For all of Labrouste’s traceable impact on subsequent architecture, it is hard not to wonder if many of the lavish projects on display in the final section of the exhibition—ranging from publications by Eugène-Emmanuel Viollet-le-Duc to buildings by Auguste Perret and his brother Gustave—simply contributed to a modern architectural culture of structural rationalism in the late nineteenth and early twentieth century. That is to say, did not Labrouste’s work share in a fascination with the formal and symbolic expression of structure that contained multiple genealogies and transcended the impact of any single figure? For instance, did Louis Sullivan and Dankmar Adler’s conception of the Wainwright Building in St. Louis, Missouri, depend on Labrouste in particular? Although David Van Zanten meticulously traces in a catalogue essay the milieus in which Sullivan moved in Paris when he briefly studied at the École des Beaux-Arts, were his ideas about the curtain wall—and decoration more broadly—not indebted far more to the German architect Gottfried Semper than to Labrouste? While such historical precedents are not mutually exclusive, the exhibition’s sharp monographic focus in its final gallery ran the risk of suppressing the many sources and multitude of forces that together forged architectural thought and practice. Still, it is to the curators’ immense credit that the shortcomings in the final part of the exhibition did not undermine the exhibition’s decisively rigorous appraisal of the architect and his pivotal role in the historical course of modern architecture.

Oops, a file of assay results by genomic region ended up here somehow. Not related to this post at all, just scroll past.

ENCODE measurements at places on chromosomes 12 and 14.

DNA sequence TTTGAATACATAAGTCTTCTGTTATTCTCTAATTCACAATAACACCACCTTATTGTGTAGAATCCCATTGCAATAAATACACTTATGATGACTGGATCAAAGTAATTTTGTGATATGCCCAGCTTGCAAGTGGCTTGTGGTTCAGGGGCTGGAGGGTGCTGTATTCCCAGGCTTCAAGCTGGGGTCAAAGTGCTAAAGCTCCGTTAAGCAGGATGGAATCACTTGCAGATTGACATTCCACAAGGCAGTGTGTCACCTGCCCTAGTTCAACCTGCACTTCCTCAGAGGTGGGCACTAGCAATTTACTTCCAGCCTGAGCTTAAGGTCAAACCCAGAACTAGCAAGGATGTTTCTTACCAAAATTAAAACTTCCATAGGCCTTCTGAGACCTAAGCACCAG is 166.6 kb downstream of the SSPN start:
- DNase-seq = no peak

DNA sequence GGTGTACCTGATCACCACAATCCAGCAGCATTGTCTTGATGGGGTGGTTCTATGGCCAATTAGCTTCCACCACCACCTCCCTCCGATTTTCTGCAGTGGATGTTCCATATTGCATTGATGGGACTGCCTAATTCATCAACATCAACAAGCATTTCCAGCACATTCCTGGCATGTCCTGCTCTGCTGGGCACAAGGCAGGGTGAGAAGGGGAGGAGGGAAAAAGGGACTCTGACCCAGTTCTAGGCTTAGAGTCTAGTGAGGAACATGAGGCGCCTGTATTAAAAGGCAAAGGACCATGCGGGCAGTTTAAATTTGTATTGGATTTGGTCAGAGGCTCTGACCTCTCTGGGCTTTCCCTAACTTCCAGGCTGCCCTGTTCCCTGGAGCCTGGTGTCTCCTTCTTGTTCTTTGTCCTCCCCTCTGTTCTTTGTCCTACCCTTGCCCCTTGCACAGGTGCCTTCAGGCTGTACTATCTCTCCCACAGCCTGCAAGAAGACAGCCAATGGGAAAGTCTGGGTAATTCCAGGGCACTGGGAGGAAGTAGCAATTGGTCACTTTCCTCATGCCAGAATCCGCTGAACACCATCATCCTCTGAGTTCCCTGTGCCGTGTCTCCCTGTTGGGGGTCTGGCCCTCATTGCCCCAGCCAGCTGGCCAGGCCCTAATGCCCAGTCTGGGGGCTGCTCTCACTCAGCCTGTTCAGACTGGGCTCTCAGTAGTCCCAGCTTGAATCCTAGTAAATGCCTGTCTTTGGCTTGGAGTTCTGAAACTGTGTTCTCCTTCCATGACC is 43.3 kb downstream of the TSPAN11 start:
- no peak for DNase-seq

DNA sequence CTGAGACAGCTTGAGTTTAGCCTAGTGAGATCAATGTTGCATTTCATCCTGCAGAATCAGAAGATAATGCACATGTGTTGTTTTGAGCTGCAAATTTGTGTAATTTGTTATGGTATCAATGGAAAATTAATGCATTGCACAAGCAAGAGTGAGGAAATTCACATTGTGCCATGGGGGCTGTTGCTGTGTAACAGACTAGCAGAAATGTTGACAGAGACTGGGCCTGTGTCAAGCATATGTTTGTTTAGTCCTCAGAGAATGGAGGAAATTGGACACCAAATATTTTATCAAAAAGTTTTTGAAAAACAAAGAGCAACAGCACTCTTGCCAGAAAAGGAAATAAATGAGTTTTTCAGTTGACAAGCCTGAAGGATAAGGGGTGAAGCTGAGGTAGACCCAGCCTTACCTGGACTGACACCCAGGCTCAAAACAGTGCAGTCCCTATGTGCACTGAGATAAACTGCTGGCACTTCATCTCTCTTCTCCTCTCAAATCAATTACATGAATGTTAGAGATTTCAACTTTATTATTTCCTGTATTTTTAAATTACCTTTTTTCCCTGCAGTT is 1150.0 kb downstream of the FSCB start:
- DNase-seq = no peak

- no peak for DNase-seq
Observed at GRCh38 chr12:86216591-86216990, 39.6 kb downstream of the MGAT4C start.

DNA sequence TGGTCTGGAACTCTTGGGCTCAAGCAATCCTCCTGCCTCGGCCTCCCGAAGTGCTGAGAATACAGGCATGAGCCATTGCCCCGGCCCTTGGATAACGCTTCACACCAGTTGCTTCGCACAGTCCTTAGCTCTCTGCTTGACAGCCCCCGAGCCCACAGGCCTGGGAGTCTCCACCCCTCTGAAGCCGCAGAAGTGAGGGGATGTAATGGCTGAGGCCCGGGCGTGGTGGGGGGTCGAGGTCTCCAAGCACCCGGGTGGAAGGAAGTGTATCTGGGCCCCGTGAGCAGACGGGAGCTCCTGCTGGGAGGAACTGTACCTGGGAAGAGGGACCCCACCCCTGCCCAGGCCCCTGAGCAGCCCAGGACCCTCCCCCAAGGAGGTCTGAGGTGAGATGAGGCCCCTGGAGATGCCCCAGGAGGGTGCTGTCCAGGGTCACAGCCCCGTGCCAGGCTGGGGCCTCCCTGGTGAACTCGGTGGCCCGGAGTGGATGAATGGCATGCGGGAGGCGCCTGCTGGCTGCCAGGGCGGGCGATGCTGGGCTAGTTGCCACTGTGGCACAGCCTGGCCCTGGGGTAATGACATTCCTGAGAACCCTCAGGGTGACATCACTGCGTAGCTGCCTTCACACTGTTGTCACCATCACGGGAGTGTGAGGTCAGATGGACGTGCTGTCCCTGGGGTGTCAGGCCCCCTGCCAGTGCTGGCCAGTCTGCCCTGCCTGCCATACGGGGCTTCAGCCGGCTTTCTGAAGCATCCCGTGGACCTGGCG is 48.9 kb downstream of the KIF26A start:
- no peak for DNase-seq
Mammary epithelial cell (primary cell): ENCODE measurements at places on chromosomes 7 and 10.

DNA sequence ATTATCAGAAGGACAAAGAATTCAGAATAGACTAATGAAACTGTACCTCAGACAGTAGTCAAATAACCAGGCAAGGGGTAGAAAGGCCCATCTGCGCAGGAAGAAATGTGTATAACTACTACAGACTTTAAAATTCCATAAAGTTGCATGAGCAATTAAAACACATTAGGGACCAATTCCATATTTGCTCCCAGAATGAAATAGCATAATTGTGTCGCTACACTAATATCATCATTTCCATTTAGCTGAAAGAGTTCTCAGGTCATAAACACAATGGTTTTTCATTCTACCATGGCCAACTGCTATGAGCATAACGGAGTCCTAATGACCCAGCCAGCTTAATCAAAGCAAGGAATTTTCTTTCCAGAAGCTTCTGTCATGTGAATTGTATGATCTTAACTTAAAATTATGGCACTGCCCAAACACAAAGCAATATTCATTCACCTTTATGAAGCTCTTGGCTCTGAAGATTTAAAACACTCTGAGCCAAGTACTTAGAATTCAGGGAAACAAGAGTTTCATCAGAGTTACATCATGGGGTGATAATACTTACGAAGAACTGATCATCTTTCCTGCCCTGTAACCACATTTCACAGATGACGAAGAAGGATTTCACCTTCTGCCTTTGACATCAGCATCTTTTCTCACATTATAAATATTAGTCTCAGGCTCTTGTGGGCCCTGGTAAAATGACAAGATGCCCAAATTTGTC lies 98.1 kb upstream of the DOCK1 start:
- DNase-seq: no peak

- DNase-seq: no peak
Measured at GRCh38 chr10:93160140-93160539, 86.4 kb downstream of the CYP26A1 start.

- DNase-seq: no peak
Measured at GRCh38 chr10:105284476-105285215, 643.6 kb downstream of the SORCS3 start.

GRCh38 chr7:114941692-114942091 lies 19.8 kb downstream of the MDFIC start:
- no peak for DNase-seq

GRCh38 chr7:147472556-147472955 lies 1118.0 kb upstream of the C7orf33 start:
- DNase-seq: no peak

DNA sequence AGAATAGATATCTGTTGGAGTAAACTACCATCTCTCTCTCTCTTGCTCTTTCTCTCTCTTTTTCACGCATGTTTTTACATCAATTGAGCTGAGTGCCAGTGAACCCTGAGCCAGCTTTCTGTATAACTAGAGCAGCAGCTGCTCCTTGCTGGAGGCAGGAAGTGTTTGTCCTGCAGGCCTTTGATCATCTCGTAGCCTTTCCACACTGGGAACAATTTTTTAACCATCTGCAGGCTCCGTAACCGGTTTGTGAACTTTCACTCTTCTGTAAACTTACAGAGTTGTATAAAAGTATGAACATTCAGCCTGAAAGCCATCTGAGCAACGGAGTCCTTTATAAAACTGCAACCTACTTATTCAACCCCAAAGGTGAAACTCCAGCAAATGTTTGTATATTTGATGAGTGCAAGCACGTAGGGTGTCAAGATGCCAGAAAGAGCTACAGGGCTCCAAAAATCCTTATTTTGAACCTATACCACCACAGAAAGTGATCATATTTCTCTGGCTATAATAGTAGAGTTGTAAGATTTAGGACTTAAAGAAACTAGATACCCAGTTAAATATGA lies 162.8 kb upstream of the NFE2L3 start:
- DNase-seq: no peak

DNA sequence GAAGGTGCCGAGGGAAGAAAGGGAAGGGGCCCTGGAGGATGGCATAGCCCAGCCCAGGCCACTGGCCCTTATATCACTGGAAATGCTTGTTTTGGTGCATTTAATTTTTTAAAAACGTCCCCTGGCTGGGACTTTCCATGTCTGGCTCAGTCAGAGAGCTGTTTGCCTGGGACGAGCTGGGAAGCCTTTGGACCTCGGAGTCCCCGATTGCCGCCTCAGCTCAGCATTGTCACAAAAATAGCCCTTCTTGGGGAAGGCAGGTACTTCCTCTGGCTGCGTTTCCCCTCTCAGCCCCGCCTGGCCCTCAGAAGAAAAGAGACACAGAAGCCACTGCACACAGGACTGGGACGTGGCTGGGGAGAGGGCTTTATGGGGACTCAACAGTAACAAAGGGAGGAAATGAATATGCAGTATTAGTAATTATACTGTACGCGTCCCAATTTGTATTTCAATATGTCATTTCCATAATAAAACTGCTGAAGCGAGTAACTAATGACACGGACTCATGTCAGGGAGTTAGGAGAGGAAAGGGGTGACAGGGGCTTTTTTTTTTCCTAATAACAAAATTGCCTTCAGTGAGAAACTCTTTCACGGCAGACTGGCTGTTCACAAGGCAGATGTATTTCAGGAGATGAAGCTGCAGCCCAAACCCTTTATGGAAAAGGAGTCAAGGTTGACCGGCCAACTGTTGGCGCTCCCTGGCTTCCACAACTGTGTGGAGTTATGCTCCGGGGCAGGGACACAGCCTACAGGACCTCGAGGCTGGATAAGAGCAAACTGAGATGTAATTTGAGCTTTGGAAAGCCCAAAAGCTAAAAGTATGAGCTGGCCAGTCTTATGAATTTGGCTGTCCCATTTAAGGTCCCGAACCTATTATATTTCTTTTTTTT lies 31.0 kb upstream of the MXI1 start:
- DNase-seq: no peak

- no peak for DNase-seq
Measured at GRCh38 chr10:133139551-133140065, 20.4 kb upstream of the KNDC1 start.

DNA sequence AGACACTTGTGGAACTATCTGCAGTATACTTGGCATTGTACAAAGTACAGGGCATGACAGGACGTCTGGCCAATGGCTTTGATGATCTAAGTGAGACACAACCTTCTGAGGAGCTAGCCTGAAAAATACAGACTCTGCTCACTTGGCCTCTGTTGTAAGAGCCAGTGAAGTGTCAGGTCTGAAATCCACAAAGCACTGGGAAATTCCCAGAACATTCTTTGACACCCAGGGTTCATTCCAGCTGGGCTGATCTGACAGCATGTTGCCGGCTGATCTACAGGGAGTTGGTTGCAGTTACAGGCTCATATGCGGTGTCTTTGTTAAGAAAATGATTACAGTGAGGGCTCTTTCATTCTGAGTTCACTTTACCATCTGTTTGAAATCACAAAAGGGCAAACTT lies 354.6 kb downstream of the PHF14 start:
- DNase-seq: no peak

Assistant Professor of History and Theory, Spitzer School of Architecture, City College of the City University of New York